By Margo Kirchner
A bill before the Legislature would eliminate the need to find a notary public before filing certain court documents.
Under the bill, Senate Bill 29/Assembly Bill 27, a person could submit a court document signed under penalty of perjury, and the document would have the same effect as an affidavit sworn in front of a notary public.
The bill aligns Wisconsin law with a federal law in place since 1976 and with laws in other states.
The Senate has already passed the bill. It awaits action by the Assembly’s State Affairs Committee.
In testimony to the Senate Judiciary and Public Safety Committee in support of the bill, Attorney Thomas Shriner of Foley & Lardner said the bill will create an “inexpensive and convenient” means for submitting evidence in Wisconsin courts and agencies. Shriner testified on behalf of the Wisconsin Judicial Council, which recommended the change.
The Uniform Law Commission, a nonprofit and nonpartisan organization advocating for consistent laws across states, also supported the bill before the Senate.
The bill, if passed, will simplify submission of evidence for summary judgment motions and other points in civil litigation when affidavits are used as evidence. Attorneys will not have to coordinate getting their clients’ signatures notarized in the midst of meeting a motion deadline, for instance.
A person submitting evidence to a court or agency without a notary’s signature and stamp would simply need to write and sign at the end of a document: “I declare under penalty of false swearing under the law of Wisconsin that the foregoing is true and correct.”
Attorney Sarah Zylstra of the Boardman Clark law firm told Wisconsin Justice Initiative of the proposed rule's advantages for civil litigation attorneys and clients. The use of the rule in federal courts has shown that sworn declarations “are just as effective as affidavits, but with the benefit of being less costly and much more convenient for witnesses and attorneys,” she said. “It is not always convenient to find a notary to notarize an affidavit, and many notaries charge for their services.”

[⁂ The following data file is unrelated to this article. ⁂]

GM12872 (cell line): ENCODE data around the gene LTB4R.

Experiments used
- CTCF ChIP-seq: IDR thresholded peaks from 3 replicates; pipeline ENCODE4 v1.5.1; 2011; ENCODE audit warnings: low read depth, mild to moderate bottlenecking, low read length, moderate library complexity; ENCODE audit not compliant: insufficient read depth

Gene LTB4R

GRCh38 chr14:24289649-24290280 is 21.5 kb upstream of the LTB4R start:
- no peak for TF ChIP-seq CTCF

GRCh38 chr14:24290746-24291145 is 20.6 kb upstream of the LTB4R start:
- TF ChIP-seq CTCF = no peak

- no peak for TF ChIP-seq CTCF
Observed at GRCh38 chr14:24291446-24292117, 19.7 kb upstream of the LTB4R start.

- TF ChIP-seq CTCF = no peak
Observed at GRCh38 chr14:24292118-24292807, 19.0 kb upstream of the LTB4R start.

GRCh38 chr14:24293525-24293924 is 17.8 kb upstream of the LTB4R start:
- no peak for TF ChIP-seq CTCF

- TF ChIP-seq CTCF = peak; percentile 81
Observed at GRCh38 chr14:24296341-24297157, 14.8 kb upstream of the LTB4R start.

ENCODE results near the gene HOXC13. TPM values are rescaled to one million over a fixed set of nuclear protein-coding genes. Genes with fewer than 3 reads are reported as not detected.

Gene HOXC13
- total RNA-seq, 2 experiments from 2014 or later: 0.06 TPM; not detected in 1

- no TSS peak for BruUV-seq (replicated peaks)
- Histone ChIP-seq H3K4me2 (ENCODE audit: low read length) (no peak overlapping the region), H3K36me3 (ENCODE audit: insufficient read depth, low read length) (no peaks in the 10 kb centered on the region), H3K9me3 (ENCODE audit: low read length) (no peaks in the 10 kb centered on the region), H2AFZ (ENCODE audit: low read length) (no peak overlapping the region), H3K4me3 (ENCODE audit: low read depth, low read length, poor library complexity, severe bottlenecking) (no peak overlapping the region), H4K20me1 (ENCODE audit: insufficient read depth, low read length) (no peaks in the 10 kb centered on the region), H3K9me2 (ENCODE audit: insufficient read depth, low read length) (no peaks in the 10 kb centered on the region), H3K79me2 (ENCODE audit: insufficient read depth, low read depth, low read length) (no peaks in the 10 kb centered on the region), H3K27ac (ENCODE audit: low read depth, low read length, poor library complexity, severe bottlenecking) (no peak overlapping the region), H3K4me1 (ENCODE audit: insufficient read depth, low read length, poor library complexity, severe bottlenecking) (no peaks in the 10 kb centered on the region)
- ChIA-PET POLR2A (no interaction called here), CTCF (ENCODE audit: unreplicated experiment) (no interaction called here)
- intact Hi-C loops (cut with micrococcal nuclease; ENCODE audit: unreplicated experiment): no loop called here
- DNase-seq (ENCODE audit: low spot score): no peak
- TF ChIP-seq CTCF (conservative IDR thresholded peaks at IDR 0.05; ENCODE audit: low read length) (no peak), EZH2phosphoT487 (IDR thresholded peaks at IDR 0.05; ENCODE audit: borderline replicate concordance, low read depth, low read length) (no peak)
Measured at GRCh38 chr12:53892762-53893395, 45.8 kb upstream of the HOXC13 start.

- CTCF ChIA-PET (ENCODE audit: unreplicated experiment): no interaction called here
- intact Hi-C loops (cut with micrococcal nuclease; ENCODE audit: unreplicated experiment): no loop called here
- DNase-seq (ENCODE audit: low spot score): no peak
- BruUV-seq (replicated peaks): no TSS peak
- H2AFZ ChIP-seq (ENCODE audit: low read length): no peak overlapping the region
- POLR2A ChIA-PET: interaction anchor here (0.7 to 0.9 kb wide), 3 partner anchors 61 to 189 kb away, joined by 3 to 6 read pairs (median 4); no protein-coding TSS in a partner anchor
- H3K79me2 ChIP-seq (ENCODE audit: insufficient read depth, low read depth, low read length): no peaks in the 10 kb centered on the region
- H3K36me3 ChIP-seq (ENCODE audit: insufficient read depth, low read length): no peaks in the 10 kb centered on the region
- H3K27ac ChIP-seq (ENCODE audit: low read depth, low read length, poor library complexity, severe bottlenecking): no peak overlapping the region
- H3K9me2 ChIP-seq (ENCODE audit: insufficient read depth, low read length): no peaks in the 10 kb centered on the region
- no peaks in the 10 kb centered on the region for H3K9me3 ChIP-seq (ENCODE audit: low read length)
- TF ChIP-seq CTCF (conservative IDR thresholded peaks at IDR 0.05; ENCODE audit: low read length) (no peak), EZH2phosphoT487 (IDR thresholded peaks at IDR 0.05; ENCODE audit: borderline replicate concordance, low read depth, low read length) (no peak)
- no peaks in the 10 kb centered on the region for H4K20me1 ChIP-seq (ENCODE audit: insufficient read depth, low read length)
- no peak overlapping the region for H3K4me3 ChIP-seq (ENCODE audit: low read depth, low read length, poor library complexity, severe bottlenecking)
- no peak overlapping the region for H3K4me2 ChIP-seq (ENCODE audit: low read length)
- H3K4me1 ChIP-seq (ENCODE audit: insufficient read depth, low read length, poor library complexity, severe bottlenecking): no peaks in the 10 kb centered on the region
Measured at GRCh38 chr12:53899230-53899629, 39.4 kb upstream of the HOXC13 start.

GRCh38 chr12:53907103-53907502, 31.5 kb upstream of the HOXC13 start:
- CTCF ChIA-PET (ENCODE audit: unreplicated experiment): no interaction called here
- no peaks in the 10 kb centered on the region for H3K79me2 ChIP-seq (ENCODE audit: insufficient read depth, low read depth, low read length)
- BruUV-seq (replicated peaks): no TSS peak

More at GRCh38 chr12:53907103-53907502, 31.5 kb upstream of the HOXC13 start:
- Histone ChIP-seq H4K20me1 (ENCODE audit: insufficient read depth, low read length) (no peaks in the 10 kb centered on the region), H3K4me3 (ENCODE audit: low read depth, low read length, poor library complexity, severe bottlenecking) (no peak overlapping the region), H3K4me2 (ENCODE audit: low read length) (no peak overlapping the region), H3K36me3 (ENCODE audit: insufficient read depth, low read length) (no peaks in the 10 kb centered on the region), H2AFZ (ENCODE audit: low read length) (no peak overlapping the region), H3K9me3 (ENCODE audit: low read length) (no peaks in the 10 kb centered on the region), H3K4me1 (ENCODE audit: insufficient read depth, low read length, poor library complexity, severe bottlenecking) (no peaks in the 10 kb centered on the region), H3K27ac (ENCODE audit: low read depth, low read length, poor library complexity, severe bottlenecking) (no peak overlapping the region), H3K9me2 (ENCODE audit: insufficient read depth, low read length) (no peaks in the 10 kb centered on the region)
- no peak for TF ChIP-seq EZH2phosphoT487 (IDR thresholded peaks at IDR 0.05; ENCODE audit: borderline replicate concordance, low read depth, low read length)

The rule “is particularly important for those in rural areas, those who have transportation challenges, and when documents need to be signed quickly, on an emergency basis,” she said.
The bill should make procedures simpler for litigants who represent themselves, too. Having documents notarized is one of many steps that self-represented people must accomplish to file court documents.
Mary Ferwerda, executive director of the Milwaukee Justice Center, said in response to questions from Wisconsin Justice Initiative that getting a signature notarized is challenging for many people.
“Most banks have a notary public on staff, but not everyone possesses bank accounts, and notary public services may not be available to those without an account. And, while courthouses do have notaries public, many people throughout the state do not live adjacent to a courthouse,” she said. Those who lack transportation or live with disabilities that limit their ability to travel are especially affected, she noted.
Plus, when notaries charge for their services, “even nominal sums can be difficult to pay,” said Ferwerda. (Ferwerda takes no position on the pending bill.)
If the bill passes, oaths of office, depositions, and real estate documents will still require a sworn statement before a notary.
Under Wisconsin law in place since 2009, a declarant who is located outside of the United States is allowed to sign documents under penalty of perjury without finding a notary. The bill would mean that declarants within the United States may do so as well.
The bill was introduced by Sens. Van Wanggaard (R-Racine), Joan Ballweg (R-Markesan), and Eric Wimberger (R-Green Bay), and Reps. Ron Tusler (R-Harrison), Nik Rettinger (R-Mukwonago), Jeffrey Mursau (R-Crivitz), Elijah Behnke (R-Oconto) and Marisabel Cabrera (D-Milwaukee). Rep. Darrin Madison (D-Milwaukee) has since signed on as another co-sponsor.
The change is part of a move toward uniform laws across the states and is known as the “Uniform Unsworn Declarations Act.”
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